I kicked my shoe into a snowy slope to gain traction, planted both trekking poles in front of my body for leverage, then laboriously took a single step and paused to catch my breath. I was on my fifth trek to the summit of Grandeur Peak for the Running Up for Air ultra in Salt Lake City on February 22.
Some of the runners were heading up for their tenth or eleventh summit, because they were in the event’s 24-hour division that started at sunset the prior day. I was a mere 12-hour competitor, and the idea of doubling the number of laps to the peak felt nearly impossible.
Hard-packed snow covered the entire trail and became increasingly slick and soft with each passing daylight hour. Getting down from the summit sometimes involved breaking stride to balance and slide as if on imaginary skis. The traction devices on my shoes helped only marginally to prevent slipping and falling.
This route, whose pitch near the top resembles an expert ski run, starts in Millcreek Canyon east of the city at an elevation around 5,670’ and ascends for three miles and some 2,600 feet to the peak at 8,299’. Cheering volunteers, who had hiked up and hauled supplies for a wind-swept summit aid station, greeted us at the top, along with stellar views to the east of snow-streaked mountains surrounding the Park City ski areas.
But, looking west, the view was not so pretty. A brownish-gray layer of pollution rested in the sky and obscured Salt Lake City. Seen from the summit, the sprawling cityscape below looked like pebbles at the bottom of a giant murky fish bowl topped by a layer of stagnant scum.
This ultra began precisely because of that ugly, unhealthy air pollution. Every winter, the region west of the Wasatch Range becomes more polluted than Los Angeles with lung-damaging particulate matter. Cold air gets trapped under a layer of warm air, creating an inversion layer that also traps pollution from myriad sources: cars from more than a million people in the greater metro area, refineries in an industrial corridor between Salt Lake City and Ogden, and households and businesses that crank up their heaters and burn wood. All together, it’s a recipe for a brown sky.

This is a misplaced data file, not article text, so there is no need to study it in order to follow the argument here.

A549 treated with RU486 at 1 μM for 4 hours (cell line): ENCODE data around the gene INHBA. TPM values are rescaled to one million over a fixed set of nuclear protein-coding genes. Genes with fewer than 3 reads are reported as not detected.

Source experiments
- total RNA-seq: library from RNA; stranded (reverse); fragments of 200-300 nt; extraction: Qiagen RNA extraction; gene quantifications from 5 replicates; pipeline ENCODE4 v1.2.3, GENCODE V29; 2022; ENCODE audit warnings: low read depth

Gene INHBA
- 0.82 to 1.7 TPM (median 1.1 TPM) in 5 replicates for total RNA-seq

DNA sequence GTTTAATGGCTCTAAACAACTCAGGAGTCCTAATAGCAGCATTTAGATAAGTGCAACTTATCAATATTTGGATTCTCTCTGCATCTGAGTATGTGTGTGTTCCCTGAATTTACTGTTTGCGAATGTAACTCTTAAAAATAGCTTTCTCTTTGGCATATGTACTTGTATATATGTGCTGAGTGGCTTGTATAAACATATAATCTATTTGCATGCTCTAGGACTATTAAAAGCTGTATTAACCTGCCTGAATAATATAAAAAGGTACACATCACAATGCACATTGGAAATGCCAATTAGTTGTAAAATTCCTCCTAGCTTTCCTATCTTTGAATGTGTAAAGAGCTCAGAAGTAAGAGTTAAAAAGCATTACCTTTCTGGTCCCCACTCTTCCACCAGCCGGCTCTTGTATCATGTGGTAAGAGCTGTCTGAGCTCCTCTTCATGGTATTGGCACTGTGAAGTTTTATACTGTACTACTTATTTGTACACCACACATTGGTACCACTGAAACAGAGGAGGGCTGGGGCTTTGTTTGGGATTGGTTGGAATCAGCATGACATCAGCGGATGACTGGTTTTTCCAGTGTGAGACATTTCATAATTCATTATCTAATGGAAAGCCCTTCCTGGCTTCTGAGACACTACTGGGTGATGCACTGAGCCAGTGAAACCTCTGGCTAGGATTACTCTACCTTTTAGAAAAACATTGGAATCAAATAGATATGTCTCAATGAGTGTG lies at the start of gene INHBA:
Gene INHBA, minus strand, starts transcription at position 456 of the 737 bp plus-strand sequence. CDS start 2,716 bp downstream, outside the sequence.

Ultrarunner Jared Campbell started the Running Up for Air timed event at Grandeur Peak to raise awareness and money to fight air pollution in his hometown region. He saw and felt the effects of the winter inversion layer firsthand on daily training runs up Grandeur Peak.
Campbell—best known as the only three-time finisher/winner of the Barkley Marathons (a race that only 15 individuals have ever finished), and also a ten-time Hardrock finisher who won it in 2010—grew up near the base of Grandeur Peak. During the past decade, he used the mountain as his go-to route in winter for Barkley training. Sometimes he’d wear a mask with a filter because the air quality was so unhealthy.
“I thought, how can I turn a big training day into something constructive?” So, Campbell recalled, he invited about a dozen friends to join him running up and down Grandeur in 2012, and he asked that they donate money to the nonprofit Breathe Utah.
That first year, Campbell completed 10 laps in winter storm conditions that required postholing through wind-blown snow the entire time. He and his buddies raised about $5000 for the nonprofit’s educational programs and advocacy. They had so much fun, they kept the tradition going for three more years.
Then, in 2016—recognizing that others wanted to run it and also raise money for the cause—Campbell turned Running Up for Air on Grandeur Peak into a permitted event and moved the route from the mountain’s steeper west side (where they had been going up a 2.1 mile route with 3,300 feet of gain) to the present day location, which is more accessible. That year attracted 51 participants. This year, more than 200 registered; 40 finished the 24-hour division, 40 finished the 12-hour, and 107 finished the 6-hour.
The 2020 edition featured nearly ideal conditions with sunny weather and hard-packed snow. Ultrarunner Luke Nelson, a friend of Campbell’s who has participated in all but one Grandeur Peak event since its start, said runners coped with deep snow and strong wind in past years. But even in good weather, “RUFA is still plenty hard because of the amount of vert you’re doing,” said Nelson. “Even when the conditions are mostly ideal, it still beats you up.”
Nelson called Campbell’s event “amazing” for its community aspect combined with its environmental cause. He also likes how the 24-hour starts the night before the 12- and 6-hour runners join. “You get the night out of the way, and then you’re running with a bunch of people who are excited and helping you feel encouraged, and it’s daylight so you don’t feel the haunts of the dark.”